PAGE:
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Elvis Chidera

On Being Smart — Paper Summary

summary, paper1 min read

Today's summary is about a paper written by Nabil H. Mustafa.


  1. The author argues that persistence/hard work is the crucial parameter for success in graduate school, instead of just intelligence. Intelligence only matters to a level.
  2. In the current environment, everyone wants to be smart, or at any rate, appear smart.

  3. This severely interferes with learning, naturally: students who consider being smart important become more conservative in the length and hardness of problems they attempt, which is a reasonable risk-averse way of preserving their image.

  4. When students eventually enter the real world (like graduate school), this risk-averse strategy usually doesn’t suffice, which leads to demotivation and procrastination.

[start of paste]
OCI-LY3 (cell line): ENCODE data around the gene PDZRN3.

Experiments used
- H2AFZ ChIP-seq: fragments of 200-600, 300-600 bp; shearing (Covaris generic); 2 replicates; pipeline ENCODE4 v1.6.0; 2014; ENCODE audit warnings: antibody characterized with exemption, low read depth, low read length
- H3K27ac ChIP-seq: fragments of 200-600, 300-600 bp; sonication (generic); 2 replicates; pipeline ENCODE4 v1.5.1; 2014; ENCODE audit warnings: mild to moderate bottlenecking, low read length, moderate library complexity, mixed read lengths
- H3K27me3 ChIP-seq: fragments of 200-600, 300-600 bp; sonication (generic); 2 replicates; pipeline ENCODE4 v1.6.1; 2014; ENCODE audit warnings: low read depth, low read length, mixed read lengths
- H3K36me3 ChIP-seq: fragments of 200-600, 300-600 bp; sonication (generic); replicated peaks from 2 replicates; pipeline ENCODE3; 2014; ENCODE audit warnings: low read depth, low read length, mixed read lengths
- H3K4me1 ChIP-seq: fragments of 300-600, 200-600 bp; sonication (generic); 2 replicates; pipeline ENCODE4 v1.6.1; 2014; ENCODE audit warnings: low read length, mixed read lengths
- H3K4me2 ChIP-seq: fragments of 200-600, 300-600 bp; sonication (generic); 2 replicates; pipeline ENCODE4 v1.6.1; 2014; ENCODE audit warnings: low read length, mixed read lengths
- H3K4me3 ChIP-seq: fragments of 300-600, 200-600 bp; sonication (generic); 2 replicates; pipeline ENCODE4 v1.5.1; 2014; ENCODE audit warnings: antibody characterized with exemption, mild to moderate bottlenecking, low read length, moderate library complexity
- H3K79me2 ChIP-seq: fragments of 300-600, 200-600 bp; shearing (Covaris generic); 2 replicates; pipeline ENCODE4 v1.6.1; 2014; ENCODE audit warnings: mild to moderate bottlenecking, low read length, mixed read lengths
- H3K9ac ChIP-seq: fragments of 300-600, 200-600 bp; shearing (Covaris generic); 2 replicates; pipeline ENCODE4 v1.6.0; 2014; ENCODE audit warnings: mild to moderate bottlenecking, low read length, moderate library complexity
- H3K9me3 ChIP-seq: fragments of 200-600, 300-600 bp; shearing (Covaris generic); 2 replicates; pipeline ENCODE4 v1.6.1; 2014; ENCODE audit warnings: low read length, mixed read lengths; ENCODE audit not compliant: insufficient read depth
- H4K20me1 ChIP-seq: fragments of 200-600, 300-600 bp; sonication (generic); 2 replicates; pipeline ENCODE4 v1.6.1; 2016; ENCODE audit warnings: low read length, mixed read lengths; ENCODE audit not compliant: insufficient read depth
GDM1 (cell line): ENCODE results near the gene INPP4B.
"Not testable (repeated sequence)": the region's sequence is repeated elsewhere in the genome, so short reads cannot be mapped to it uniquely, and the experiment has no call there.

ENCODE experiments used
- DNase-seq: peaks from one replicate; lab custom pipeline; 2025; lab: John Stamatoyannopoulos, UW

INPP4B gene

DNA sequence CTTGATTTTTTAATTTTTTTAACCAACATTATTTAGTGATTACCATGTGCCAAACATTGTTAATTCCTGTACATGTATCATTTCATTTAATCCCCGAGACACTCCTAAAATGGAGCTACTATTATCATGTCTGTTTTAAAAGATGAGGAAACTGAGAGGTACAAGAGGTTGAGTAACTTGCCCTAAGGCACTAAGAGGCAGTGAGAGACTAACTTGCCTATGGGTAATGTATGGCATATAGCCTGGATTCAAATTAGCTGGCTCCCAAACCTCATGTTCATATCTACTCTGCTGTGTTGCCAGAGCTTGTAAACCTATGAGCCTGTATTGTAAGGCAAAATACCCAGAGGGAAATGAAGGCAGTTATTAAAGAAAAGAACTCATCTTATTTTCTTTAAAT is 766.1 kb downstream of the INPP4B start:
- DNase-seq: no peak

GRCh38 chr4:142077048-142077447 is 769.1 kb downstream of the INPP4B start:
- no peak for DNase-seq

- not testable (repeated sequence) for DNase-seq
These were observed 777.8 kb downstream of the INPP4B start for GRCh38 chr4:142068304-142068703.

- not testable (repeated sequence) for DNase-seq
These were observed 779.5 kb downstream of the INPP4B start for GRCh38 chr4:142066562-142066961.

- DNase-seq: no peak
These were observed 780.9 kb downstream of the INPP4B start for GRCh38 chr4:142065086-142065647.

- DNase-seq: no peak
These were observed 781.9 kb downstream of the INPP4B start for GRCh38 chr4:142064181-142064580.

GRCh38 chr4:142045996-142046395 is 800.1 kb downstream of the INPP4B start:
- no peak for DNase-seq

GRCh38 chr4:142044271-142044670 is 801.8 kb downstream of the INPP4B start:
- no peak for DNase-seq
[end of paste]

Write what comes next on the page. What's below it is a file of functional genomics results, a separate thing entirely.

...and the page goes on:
Procrastination kicks in, and soon the student is busy with a diverse set of academic (but non-research!) activities to hide the reality of not working, like writing complicated scripts to automate their soon-to-be-coming publication phase, optimizing their daily vitamin B12 intake, getting heavily involved with political and religious movements and so on.

  5. The author uses Andrew Wiles, Laszlo Polgar, and a few others to buttress his point.
  6. Finally, he references an experiment done by NYMag, where one group of students were told: “you must have really worked hard”; and the other group was told: “you must be smart at this”.
  7. The first group was more likely to choose harder problems, were scrappier in trying various solutions, etc.

The brain is ultimately just a muscle. Make it stronger by working it out.

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